OpenAI's API and self-hosted LLMs have different pricing structures, making it challenging to compare the two directly. The first hurdle in comparing costs is the difference in billing models. OpenAI charges based on the number of tokens generated (usage-based), while self-hosted LLMs incur costs based on the time the cloud instance runs (time-based). To make a meaningful comparison, we need to standardize these disparate models.
One approach to standardize the comparison is calculating how many tokens you can generate in an hour with each model and the associated costs. This gives us a theoretical upper limit on the total volume of tokens that can be generated within a given time frame and the costs involved in doing so. We call this theoretical maximum as 100% utilization.
However, this calculation provides only the theoretical maximum cost and the best-case scenario for a self-hosted LLM. In reality, your self-hosted LLM will likely not operate at maximum utilization. The actual utilization will depend on various factors, like the number of clients you have or how frequently your LLM is called. There's a tipping point where low utilization makes it more economical to use OpenAI's API instead of a self-hosted solution.
Interestingly, the cost per token for a self-hosted LLM increases as the utilization of your product decreases. This is because the fixed costs of running the cloud instance remain constant, but the number of tokens generated decreases, effectively raising the cost per token.
Let's introduce a new metric, Cost-Adjusted Tokens (CATS), to quantify this relationship. The formula for CATS is:
This metric helps you understand how the cost per token increases as utilization decreases, providing a more nuanced view of the economics involved.
By calculating CATS for your specific use case, you can better understand the tipping point where switching from a self-hosted LLM to OpenAI's API becomes more economical. This empowers you to make a more informed decision, ensuring you get the most value for your investment.
Analyzing Costs for a 13B LLama 2 Model
We run the unquantized 13B LLama 2 model at varying batch sizes using vanilla HuggingFace code on two 4090 GPUs. The GPUs were from valdi.ai and cost $0.738 per hour. Our findings are in the table below:
Cells highlighted in red are where the costs of self-hosting are far greater than the cost of OpenAI.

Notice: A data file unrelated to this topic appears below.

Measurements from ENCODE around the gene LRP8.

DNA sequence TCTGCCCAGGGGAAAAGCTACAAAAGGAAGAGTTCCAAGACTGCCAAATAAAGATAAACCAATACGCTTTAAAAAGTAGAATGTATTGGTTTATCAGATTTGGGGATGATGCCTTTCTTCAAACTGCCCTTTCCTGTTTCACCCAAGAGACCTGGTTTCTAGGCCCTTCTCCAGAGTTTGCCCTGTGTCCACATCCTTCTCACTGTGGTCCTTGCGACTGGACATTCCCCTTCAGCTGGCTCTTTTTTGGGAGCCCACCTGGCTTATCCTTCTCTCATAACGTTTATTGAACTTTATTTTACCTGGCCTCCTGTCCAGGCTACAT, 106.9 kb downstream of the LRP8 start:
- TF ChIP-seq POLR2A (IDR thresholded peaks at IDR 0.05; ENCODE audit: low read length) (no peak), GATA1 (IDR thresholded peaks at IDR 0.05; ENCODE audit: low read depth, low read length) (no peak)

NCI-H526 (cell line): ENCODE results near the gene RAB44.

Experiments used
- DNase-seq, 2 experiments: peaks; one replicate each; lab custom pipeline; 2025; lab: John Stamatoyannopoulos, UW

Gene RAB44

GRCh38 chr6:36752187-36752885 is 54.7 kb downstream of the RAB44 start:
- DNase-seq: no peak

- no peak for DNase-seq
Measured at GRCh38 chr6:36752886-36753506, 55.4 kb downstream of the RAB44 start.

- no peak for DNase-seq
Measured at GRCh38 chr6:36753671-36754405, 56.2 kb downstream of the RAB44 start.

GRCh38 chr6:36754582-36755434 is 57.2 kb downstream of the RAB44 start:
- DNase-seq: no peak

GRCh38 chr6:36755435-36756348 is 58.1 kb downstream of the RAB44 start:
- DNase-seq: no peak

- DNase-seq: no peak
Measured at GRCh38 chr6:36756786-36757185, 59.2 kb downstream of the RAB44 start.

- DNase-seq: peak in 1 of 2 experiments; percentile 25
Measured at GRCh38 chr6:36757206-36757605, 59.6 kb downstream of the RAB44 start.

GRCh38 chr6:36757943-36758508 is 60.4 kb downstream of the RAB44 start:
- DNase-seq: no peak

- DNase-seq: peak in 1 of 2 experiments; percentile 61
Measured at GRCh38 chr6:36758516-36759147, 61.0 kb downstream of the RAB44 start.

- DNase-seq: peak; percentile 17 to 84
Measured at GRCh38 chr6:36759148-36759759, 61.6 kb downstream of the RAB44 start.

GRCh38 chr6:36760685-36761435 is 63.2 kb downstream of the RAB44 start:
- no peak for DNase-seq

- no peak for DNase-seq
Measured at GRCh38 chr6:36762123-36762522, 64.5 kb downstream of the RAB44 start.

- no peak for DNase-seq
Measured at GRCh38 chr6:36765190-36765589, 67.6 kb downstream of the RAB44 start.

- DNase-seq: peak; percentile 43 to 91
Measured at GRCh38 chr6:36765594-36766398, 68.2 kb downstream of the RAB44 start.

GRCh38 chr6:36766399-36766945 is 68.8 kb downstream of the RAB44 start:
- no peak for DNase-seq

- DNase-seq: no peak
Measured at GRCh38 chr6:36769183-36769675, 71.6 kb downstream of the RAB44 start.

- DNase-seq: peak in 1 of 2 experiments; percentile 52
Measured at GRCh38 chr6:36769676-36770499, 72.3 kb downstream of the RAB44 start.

Batch Size: The number of tokens processed in a single batch.
Tokens/sec: The rate at which tokens are processed every second.
Total Tokens/hour: Extrapolating the tokens/sec to an hourly rate.
Utilization Percentages (100% to 1%): The cost of generating a token at varying utilization rates. A 100% utilization means the LLM is running at full capacity, while 1% indicates minimal usage.
OpenAI: The cost per 1k output tokens when using OpenAI's GPT3.5 API.
So, what can we tell from the data?
Batch Size Efficiency: As the batch size increases, the tokens processed per second also increase, leading to a higher total of tokens per hour. This implies that larger batch sizes are more efficient in terms of throughput.
Cost Dynamics with Utilization: At 100% utilization, the cost per token for self-hosted LLMs decreases as the batch size grows. However, as the utilization drops, the cost per token increases. This highlights the importance of maintaining high utilization for cost efficiency in self-hosted models.
The OpenAI Comparison: OpenAI's cost per token remains constant at $0.002. When comparing this to the self-hosted LLMs:
Even at 100% utilization, only batch sizes of more than 6 offer a cheaper cost per token than OpenAI.
As utilization decreases, the cost advantage of self-hosted LLMs diminishes. For instance, at 25% utilization or less, your costs will be more than OpenAI, while larger utilization at large batch sizes still offers some cost benefits.
The decision between using a self-hosted LLM and OpenAI's API largely depends on the expected utilization. If you anticipate high utilization, a self-hosted LLM is more cost-effective, especially with larger batch sizes. However, OpenAI's consistent pricing might be more economical for sporadic or low utilisation.
Finally, batch processing will be more economical than a real-time system as long as you generate more tokens than the cost of the instance.
We hope to run more models at different specs and get you more. We will update the website with those data!